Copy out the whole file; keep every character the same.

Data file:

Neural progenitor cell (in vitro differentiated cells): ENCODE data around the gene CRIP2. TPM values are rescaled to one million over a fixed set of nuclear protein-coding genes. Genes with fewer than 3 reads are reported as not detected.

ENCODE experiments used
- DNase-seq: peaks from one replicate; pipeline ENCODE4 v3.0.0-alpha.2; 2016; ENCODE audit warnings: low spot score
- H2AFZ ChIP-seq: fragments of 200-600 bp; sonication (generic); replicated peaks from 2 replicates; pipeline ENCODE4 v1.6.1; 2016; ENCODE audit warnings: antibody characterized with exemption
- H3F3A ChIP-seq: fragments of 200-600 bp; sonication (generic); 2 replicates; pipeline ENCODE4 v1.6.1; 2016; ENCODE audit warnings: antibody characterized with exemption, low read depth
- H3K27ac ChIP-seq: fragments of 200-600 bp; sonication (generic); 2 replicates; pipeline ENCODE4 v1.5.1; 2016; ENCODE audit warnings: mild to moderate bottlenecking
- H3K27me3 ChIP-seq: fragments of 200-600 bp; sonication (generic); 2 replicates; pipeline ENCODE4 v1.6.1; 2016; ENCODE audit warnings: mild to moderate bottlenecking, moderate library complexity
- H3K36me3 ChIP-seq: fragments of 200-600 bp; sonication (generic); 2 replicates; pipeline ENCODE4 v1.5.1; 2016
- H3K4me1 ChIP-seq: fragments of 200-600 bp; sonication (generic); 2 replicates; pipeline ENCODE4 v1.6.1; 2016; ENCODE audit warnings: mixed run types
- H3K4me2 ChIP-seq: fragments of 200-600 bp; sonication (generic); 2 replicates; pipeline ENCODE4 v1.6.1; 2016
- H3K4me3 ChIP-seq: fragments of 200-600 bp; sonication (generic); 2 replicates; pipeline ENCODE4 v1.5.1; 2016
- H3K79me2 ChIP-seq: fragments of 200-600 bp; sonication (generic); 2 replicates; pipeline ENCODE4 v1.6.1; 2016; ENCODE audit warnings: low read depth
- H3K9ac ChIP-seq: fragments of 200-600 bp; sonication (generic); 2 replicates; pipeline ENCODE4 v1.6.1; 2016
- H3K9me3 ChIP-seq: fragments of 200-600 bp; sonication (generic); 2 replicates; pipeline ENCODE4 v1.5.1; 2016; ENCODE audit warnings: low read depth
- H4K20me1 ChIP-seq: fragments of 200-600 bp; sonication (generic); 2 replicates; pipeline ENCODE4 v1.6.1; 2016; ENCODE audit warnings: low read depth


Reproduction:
Neural progenitor cell (in vitro differentiated cells): ENCODE data around the gene CRIP2. TPM values are rescaled to one million over a fixed set of nuclear protein-coding genes. Genes with fewer than 3 reads are reported as not detected.

ENCODE experiments used
- DNase-seq: peaks from one replicate; pipeline ENCODE4 v3.0.0-alpha.2; 2016; ENCODE audit warnings: low spot score
- H2AFZ ChIP-seq: fragments of 200-600 bp; sonication (generic); replicated peaks from 2 replicates; pipeline ENCODE4 v1.6.1; 2016; ENCODE audit warnings: antibody characterized with exemption
- H3F3A ChIP-seq: fragments of 200-600 bp; sonication (generic); 2 replicates; pipeline ENCODE4 v1.6.1; 2016; ENCODE audit warnings: antibody characterized with exemption, low read depth
- H3K27ac ChIP-seq: fragments of 200-600 bp; sonication (generic); 2 replicates; pipeline ENCODE4 v1.5.1; 2016; ENCODE audit warnings: mild to moderate bottlenecking
- H3K27me3 ChIP-seq: fragments of 200-600 bp; sonication (generic); 2 replicates; pipeline ENCODE4 v1.6.1; 2016; ENCODE audit warnings: mild to moderate bottlenecking, moderate library complexity
- H3K36me3 ChIP-seq: fragments of 200-600 bp; sonication (generic); 2 replicates; pipeline ENCODE4 v1.5.1; 2016
- H3K4me1 ChIP-seq: fragments of 200-600 bp; sonication (generic); 2 replicates; pipeline ENCODE4 v1.6.1; 2016; ENCODE audit warnings: mixed run types
- H3K4me2 ChIP-seq: fragments of 200-600 bp; sonication (generic); 2 replicates; pipeline ENCODE4 v1.6.1; 2016
- H3K4me3 ChIP-seq: fragments of 200-600 bp; sonication (generic); 2 replicates; pipeline ENCODE4 v1.5.1; 2016
- H3K79me2 ChIP-seq: fragments of 200-600 bp; sonication (generic); 2 replicates; pipeline ENCODE4 v1.6.1; 2016; ENCODE audit warnings: low read depth
- H3K9ac ChIP-seq: fragments of 200-600 bp; sonication (generic); 2 replicates; pipeline ENCODE4 v1.6.1; 2016
- H3K9me3 ChIP-seq: fragments of 200-600 bp; sonication (generic); 2 replicates; pipeline ENCODE4 v1.5.1; 2016; ENCODE audit warnings: low read depth
- H4K20me1 ChIP-seq: fragments of 200-600 bp; sonication (generic); 2 replicates; pipeline ENCODE4 v1.6.1; 2016; ENCODE audit warnings: low read depth